The Greenhouse Effect
The global warming forecast is not new, nor has it changed much over the last century. The basic physics of the greenhouse effect was described in 1827 by Jean Baptiste Joseph Fourier. Fourier was a mathematician in Bonaparte’s army in Egypt. His name is best known for the Fourier transform, a mathematical technique for separating some complicated signal (such as the history of temperature through time, to choose an apropos example) into the sum of simple waves of different frequencies (such as the day/night cycle and the annual cycle), what we call calculating a spectrum.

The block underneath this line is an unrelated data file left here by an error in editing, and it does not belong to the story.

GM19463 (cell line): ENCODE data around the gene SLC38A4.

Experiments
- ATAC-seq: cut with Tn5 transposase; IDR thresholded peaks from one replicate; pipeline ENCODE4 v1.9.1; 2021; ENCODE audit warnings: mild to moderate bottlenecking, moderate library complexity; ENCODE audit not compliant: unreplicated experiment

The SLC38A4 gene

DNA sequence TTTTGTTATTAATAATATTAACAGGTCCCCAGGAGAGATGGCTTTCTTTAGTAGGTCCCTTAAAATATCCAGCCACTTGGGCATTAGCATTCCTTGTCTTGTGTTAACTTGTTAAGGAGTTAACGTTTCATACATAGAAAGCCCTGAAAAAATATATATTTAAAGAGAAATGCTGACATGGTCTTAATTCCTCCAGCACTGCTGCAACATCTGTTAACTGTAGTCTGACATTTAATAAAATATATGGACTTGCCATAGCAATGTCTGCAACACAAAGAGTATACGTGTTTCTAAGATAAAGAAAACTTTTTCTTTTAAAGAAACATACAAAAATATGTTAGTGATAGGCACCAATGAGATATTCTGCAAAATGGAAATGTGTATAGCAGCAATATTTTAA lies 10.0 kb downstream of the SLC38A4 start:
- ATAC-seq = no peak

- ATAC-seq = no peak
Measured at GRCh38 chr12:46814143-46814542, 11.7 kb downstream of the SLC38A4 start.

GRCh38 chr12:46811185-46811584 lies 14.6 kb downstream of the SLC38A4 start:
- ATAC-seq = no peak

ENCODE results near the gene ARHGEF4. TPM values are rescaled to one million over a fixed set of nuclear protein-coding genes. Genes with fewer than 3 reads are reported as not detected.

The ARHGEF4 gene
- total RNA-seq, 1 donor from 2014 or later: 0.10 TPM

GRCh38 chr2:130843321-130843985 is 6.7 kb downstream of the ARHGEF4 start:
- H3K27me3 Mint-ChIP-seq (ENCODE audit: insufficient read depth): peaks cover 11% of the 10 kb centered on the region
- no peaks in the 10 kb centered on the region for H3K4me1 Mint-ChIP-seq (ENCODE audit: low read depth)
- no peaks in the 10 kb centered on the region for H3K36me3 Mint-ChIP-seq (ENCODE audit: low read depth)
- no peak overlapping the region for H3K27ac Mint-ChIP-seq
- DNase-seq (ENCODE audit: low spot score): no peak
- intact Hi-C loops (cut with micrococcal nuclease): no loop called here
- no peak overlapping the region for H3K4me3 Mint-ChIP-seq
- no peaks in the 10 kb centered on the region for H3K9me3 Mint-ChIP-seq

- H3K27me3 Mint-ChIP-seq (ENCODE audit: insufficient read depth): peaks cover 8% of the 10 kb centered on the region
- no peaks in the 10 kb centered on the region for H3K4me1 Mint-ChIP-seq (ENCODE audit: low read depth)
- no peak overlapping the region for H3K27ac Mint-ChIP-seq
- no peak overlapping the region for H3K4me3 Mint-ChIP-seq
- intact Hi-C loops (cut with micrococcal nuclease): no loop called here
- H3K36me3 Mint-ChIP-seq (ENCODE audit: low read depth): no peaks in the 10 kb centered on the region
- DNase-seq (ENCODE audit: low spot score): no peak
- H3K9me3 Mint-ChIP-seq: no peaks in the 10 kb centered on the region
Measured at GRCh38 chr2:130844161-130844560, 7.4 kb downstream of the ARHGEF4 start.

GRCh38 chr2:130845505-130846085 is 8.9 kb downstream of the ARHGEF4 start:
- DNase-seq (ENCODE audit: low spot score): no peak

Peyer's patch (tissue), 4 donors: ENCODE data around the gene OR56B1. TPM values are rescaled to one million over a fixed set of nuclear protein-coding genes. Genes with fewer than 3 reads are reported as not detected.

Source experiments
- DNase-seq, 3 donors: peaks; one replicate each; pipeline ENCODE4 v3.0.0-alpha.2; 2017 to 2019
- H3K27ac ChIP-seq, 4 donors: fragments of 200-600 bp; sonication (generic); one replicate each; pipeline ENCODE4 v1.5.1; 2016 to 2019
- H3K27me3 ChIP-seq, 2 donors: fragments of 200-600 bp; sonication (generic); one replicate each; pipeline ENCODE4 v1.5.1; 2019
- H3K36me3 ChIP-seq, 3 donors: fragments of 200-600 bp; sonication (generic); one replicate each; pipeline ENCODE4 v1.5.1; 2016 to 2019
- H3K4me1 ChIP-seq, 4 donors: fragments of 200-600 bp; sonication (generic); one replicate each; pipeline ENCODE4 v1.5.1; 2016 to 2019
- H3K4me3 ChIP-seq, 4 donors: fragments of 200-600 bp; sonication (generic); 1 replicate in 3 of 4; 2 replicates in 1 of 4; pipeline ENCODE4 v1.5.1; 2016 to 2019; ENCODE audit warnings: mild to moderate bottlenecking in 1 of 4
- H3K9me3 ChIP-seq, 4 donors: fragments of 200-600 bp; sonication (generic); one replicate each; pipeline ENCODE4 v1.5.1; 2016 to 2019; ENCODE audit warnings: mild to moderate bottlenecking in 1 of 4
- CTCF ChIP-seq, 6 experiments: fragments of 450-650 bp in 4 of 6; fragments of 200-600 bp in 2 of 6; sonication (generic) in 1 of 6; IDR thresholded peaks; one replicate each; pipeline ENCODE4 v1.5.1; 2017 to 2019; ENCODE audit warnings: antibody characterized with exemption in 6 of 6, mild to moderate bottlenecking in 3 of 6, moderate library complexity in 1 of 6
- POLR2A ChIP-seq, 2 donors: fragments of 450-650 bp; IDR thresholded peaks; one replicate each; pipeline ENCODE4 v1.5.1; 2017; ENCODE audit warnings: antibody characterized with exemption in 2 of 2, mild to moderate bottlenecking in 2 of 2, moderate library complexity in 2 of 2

Fourier’s contribution to Earth science is the idea that gases in the atmosphere that absorb infrared radiation could eventually warm up the surface of the earth. He made the analogy of a greenhouse, but the actual name “greenhouse effect” came later.
The temperature of a planet is set by a natural thermostat, which balances the planet’s energy budget. Energy comes in to the Earth as sunlight and leaves as infrared. The greenhouse effect of a gas changes the outgoing part of the budget, the infrared. All objects warmer than absolute zero shine in the infrared. A hot heating element glows red that we can see; the same object at room temperature glows in the infrared.